Second Sunday of Lent: Lent and Joy

 

It may seem an odd combination, the symbols of penance and the rebirth of spring. Why does the church’s long wisdom juxtapose something that suggests dark death with something that leads inevitably towards new life?

 

One explanation comes from environmentalists, who teach that the muddiest mulch produces the loveliest flowers. In a compost heap, dead leaves, rotten vegetable skins and over-ripe fruit create a rich and fertile soil. If this all sounds too earthy, remember that the rites of the church have always reverenced the ordinary: water, oil, candle wax, palm branches, bread, vines, wildflowers, ash.

 

In a scriptural context, read the Book of Esther, which is admittedly a bit risqué. The beautiful queen who had hidden her Jewish identity from the king suddenly faces a situation where she must break the law, risking her life to save her people. She prepares by setting aside her jewelry and rich ointments, covering her head with ashes and dirt (4:13). She asks her people to join her; their gesture says: confronting mindless oppression and brutal violence, we feel ashen within. The mark on the forehead symbolizes a recognition of our human flaws, our desperate need for God. Esther is ultimately victorious: new life for the oppressed and preview of Easter joy!

 

Even in still-wintry climates, the days grow longer. We appreciate the extra daylight and look harder for the first hints of spring: crocuses, warmer temperatures or green shoots. Do these activities suggest how much we long for God’s reign of light?

First Sunday of Lent–New Wrinkles

As ashes were signed on foreheads Wednesday, some heard what seems like a more meaningful translation: “Turn from fear; trust the good news.” What does that mean? Turn from all that drags us down. Trust God who has always been faithful; it’s the only door into the future.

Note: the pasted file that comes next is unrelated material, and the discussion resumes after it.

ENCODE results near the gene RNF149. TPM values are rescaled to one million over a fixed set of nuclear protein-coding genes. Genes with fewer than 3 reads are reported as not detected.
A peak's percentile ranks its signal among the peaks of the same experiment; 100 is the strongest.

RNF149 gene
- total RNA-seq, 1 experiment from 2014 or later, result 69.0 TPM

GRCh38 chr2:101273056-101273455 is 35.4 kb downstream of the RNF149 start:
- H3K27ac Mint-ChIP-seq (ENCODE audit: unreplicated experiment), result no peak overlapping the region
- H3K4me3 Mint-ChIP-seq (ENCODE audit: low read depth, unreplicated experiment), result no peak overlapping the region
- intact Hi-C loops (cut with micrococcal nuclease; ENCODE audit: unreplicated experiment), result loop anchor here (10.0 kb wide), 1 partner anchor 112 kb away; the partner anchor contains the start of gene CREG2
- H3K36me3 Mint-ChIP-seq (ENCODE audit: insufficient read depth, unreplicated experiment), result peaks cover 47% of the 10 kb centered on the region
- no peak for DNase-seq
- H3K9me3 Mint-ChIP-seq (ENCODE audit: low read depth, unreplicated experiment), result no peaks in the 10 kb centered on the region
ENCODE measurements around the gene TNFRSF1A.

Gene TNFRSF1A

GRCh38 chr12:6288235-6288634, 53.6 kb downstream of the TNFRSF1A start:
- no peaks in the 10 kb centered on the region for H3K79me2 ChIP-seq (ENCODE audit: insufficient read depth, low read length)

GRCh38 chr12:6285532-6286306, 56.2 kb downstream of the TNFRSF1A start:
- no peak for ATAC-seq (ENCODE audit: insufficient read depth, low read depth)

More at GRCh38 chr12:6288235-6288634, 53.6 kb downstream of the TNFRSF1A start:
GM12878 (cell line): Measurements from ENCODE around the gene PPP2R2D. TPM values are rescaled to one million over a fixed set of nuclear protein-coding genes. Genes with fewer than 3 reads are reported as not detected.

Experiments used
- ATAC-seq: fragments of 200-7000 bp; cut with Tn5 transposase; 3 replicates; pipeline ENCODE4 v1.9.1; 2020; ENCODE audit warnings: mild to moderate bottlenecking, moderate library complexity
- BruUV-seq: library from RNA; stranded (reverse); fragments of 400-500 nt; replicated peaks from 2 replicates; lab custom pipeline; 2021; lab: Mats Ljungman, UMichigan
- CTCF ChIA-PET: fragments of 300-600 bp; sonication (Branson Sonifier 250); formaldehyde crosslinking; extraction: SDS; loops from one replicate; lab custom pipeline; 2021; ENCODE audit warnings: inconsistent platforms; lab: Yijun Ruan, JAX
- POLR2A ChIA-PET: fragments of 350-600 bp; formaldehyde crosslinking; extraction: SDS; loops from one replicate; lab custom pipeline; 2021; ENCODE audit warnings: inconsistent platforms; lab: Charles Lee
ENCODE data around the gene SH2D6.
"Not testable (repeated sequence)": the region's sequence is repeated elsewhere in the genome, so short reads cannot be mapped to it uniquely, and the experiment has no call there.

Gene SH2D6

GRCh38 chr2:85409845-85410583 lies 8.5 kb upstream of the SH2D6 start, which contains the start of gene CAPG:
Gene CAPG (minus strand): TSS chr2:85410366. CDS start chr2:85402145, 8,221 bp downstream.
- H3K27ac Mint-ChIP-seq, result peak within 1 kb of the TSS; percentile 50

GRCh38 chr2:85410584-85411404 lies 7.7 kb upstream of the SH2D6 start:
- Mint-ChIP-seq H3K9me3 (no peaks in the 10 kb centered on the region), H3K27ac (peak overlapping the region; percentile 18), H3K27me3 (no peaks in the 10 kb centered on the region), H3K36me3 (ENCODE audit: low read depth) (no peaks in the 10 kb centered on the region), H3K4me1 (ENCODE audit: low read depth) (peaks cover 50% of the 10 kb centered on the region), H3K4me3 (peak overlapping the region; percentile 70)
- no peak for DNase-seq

And what shall we fast this Lent? The old practice of giving up candy bars or cigarettes was almost too easy. It only addressed one side of ourselves, the physical. This year, try fasting from negative put-downs, anxiety, time wasted on fluffy entertainment or games that are beneath us. Substitute compliments, a deliberate direction of the brain channels away from anxiety, time spent in quiet reflection. That will make it seem like a breeze to forego the candy bar!

 

Why We Marched

No, Mr. Trump, we did not march to celebrate your economic gains, as your tweet mis-defines us. But then, we’re not so crass as to vote ourselves millions in tax breaks, or hold fundraisers at our own hotels, neatly paying ourselves. If over 150,000 people in the Bay Area marched Jan. 20, there were probably as many reasons why. As one marcher lamented: “So many issues. So little sign.” Just a few:

Because no one should toy with nuclear weapons which could kill millions of people

Because a president who publicly admitted to sexual harassment is still in office, when many others, not even proven, have resigned.

Because it’s unconscionable to deny health care to poor children (CHP), endangering nearly 10 milion lives and rewarding billionaires.

Because we cherish our national parks and monuments and hate to see them destroyed or diminished

Because it’s immoral to deport 260,000 Salvadorans to one of the most violent countries on earth

Because drilling in our oceans could cause irreparable harm

Because 43% of the Nigerians you slammed come to this country with a BA degree or higher.

Because we can’t stomach racism, sexism, any other ism, or return to the 50s

Because Dreamers, Muslims and immigrants of every shade are valued as part of our national fabric

Because we’re embarrassed by the face of our country which you present to the world

Because some children are afraid that if they go to school in the morning, their parents will be deported by the time they get home

Because we believe what scientists say about global warming

This list only scratches the surface.

It’s tempting to quote the signs, succinct enough for even one who doesn’t read books. For instance: “They tried to bury us. They didn’t know we were seeds.”

You probably don’t read Shakespeare, but he said: “She may be little, but she is fierce.” Stay tuned.

We’ll be marching again in November. To the polls.

A Trinity of Women and a Long Tradition

Hooray for the emergence of strong women telling Arrogant Ole Boys, no more exploitation! Let’s focus on three women who’ve been in the news recently. Oprah Winfrey touched a chord when she spoke of being a child, sitting on linoleum floor, amazed to watch Sidney Poitier receive a Golden Globe award. The unspoken message: things could be different for her. She alerted viewers: other little girls are watching this broadcast. How will we change the current climate for them?